I haven’t gotten that far into Wallis’s book (although I hope to make a very significant dent into it before I inevitably skim the last chapters and leave it unfinished), but that’s the vision I see: the Christian gospel narrative being neither exclusively precedent nor antecedent to social justice and redemptive transformation to the human condition.

    I step back from the jargon for a second and let me put it this way: those slaves that we freed in India… we have no reason to believe that they were all Christian. I don’t know if they have a restored relationship with their Creator, nor if they are living out a transformed lifestyle pledged to the monarchy of the Savior. I’d hazard to guess that most of them have NOT have taken such steps in their spirits. But they were unwittingly privy to circumstances that give rise to the gospel message far more clearly than any missionary could explain or any gospel presentation could accomplish. They have had exposure to the Christ-glory-gospel without ever having cracked open a Bible (most of them are low-caste anyway and therefore illiterate).

  4. “Excuse the foundationalist nature of the following comment.”

    not sure what you need to be excused for….
    —————————————————

    “Thus: if God’s glory fills the whole earth, and Jesus’s great glory is the redeeming work of His hands in life and the sacrificial piercing of His hands in death, then is not the essence of that Christ-gospel being imaged all around the world?”

    I’ve heard this argument many times, but i can’t help being skeptical to this. I think that i COULD agree with you in that it is being ‘imaged’ in a lot of places that most people (including christians) don’t always see it being imaged (ie . but everywhere? all the time?

    God’s glory filling the world – couldn’t that be another thing in theology that gets chalked up to ‘already, but not yet’ ?

    or, is there a spiritual filling of the world that isn’t manisfested itself in the physical, and so we can’t claim an ‘imaging’ of God without spiritual gifts? (yeah… i went there)

  5. There’s nothing wrong with being foundationalist, as long as one is not exclusively so, no? =) I have not given up on all principles of logic and reason, but I generally hesitate to make “if A and if B then C” equations because I am not prepared to defend statements on the reliability of such equations.

    I sense apprehension to a universalistic view. Trust me, that’s not at all what I meant. I would never emphasize the appearance of an abstracted Christ-gospel over the work of the Church or the power of the Word in the Bible. However, the elements of God’s gospel appear all over the world apart from the Bible and the mouths of missionaries, and those instances are meaningful. Christians should run wholeheartedly towards those images in telling our own gospel narrative and never be aversive to them, confident that the Truth is still the Truth.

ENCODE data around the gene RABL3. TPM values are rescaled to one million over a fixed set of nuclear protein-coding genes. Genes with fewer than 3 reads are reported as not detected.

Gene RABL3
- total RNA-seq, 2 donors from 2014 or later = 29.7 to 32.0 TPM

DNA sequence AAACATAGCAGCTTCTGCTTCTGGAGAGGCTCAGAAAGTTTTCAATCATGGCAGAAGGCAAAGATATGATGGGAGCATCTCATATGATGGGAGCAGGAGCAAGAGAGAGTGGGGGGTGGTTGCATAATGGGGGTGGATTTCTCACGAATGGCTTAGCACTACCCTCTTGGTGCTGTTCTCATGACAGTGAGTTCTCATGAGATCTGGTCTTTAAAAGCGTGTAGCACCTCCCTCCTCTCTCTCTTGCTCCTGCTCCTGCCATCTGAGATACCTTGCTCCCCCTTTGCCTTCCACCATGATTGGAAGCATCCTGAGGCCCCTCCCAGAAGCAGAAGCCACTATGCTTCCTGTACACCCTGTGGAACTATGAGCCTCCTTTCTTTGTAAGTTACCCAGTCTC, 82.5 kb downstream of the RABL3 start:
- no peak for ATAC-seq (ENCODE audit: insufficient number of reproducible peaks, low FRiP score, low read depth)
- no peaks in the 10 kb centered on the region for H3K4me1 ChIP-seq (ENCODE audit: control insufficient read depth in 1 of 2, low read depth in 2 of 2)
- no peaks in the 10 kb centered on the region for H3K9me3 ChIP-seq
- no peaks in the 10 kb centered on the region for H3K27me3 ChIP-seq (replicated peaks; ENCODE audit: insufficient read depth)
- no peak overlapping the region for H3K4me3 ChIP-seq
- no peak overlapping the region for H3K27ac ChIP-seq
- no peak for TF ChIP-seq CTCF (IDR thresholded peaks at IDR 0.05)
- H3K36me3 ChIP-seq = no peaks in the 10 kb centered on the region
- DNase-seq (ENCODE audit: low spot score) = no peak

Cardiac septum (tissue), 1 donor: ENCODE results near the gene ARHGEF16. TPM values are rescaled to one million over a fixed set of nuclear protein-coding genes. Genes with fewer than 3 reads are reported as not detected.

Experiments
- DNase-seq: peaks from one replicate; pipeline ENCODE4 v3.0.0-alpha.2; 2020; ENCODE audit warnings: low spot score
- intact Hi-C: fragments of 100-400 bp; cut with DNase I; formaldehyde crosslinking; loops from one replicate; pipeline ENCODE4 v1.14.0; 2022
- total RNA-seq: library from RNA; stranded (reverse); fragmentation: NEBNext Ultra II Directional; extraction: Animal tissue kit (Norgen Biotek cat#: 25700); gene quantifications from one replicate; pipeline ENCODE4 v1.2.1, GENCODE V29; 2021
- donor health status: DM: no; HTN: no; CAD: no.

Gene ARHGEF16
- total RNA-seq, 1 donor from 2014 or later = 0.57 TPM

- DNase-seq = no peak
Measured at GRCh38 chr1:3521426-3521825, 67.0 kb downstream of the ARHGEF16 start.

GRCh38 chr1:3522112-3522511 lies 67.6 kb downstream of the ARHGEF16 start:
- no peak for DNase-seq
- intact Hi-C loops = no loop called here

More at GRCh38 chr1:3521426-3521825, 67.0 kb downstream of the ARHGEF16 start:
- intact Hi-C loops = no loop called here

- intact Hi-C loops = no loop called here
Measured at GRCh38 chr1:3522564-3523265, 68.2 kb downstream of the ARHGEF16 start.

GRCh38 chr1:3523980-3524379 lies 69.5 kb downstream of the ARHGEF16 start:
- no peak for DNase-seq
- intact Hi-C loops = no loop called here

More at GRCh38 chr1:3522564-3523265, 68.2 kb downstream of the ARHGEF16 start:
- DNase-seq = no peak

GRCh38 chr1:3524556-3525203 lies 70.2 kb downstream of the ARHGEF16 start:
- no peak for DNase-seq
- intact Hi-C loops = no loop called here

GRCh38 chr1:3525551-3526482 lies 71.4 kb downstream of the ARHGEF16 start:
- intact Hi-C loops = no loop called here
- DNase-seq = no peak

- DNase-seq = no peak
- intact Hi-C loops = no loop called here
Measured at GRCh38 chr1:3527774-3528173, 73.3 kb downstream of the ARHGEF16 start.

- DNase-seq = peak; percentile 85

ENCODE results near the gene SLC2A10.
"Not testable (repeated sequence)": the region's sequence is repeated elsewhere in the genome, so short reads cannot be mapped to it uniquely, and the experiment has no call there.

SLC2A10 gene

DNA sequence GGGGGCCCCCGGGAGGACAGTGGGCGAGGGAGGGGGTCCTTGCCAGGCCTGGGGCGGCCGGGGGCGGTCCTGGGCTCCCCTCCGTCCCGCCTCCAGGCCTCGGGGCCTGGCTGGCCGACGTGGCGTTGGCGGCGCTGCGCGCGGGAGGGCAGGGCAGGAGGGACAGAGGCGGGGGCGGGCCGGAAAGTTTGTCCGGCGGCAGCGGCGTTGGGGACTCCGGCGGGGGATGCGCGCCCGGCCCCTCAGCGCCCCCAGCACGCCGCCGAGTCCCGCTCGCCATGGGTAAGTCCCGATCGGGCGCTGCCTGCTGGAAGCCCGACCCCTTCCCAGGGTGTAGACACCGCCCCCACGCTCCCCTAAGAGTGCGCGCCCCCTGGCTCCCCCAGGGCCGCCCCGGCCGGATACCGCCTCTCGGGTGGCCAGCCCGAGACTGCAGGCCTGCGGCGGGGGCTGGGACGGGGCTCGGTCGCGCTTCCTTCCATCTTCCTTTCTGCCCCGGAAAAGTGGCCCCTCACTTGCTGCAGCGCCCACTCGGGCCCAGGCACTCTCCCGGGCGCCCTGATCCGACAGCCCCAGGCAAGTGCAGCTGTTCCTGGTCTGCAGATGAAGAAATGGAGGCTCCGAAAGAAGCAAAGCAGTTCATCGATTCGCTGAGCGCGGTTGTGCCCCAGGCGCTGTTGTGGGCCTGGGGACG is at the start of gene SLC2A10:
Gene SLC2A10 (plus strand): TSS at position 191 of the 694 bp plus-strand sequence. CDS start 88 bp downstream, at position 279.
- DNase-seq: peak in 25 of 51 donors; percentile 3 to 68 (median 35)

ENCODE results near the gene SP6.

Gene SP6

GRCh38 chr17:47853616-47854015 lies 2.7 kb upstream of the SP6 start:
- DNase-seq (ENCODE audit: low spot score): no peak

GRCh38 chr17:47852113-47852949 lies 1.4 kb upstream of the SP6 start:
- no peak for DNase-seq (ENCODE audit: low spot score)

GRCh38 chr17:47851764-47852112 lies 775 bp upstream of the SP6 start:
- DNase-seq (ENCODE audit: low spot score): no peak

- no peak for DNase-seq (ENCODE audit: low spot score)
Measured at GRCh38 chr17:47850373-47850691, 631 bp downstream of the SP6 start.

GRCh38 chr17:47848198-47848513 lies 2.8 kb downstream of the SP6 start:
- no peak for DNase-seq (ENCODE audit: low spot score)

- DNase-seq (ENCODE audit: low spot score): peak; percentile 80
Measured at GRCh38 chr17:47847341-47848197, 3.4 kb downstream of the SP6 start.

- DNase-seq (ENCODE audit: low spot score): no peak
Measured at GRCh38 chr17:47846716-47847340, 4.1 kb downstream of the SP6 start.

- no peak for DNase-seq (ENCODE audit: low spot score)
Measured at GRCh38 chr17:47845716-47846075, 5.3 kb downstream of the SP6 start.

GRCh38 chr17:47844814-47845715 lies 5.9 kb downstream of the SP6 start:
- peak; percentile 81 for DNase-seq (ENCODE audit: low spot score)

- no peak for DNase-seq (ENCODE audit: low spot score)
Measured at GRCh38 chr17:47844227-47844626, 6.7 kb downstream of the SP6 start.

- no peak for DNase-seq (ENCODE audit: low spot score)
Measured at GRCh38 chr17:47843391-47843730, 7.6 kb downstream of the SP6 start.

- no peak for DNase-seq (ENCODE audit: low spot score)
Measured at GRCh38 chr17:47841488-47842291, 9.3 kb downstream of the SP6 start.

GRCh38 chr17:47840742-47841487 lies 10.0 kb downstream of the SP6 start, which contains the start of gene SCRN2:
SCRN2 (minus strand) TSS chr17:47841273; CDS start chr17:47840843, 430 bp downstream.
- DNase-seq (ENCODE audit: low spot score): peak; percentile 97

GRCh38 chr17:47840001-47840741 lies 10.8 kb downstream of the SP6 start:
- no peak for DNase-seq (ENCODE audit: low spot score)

The metaphor, the STORY of the gospel of grace can be put on display without running the Jesus film or citing the Roman Road. Of course, a metaphor is insufficient, in itself; I don’t think people can become true Christ-followers without a personal relationship with the real historical God-Man, Jesus Christ. But in the end, my view is that we should love and encourage anything that looks like the gospel, because it AFFIRMS the gospel. That’s different than mistaking it FOR the gospel itself, but it’s definitely more than being dismissive of anything that does not directly relate to the church or the Bible.

    Here’s one example. The Old Testament serves many purposes, but one of the greatest purposes is to pre-image the saving story of Christ. Did Abraham know, when he was taking Isaac on the mountain, that God Himself would incarnate in the man of Jesus and die for the sins of many? I doubt it. But beholding God’s grace in that moment generated worship in his heart. Or when the captive nation of Israel painted lamb’s blood on the doorposts, did they have any idea of the significance of what they did? Yet they memorized that testimony of God’s saving grace in that moment.

    So then, today, is it unthinkable to consider that God is still at work through the Holy Spirit, to zealously and joyfully repeat and repeat that same story all over the world?

    In no way am I saying that it is sufficient to put faith into the abstracted elements of the gospel as they occur around the world. But I AM saying that the Bible and the Church are not the only possible expressions of the elements of that great story, and that Christians should not fear the appearance of those elements in the events of the non-Christian universe. Rather, we should rejoice and embrace them, and we ourselves ought to also attempt to display the gospel of Christ in as many venues as possible. Desiring to affect change in people’s lives through social justice is a powerful witness to the elements of the story of the Christ-gospel. It recurses an age old melody of people needy of saving, whether it’s from oppression of liberties, greedy exploitation of the poor, or actual slavery to bonded labor (contrary to popular belief, there are more slaves in the world today than ever before).

    Expanding the possible expressions of the gospel doesn’t expand the gospel itself or universalize it. Instead, it connects us with the world and proves God’s missional nature to send His glory on as many people as possible.

  6. that sits better with me… thanks =)

  7. Preach it brother! I like both the combination of images/metaphors from Wilberforce and your own experience in India… and now the exchanges you have shared in your comment/response.

    This post is but a word of affirmation/affection to one that I respect and consider friend in the Way of Jesus Christ. Thanks for this and future posts…

  8. when did you work with ijm, may i know what your name is…..cause i used to work with ijm.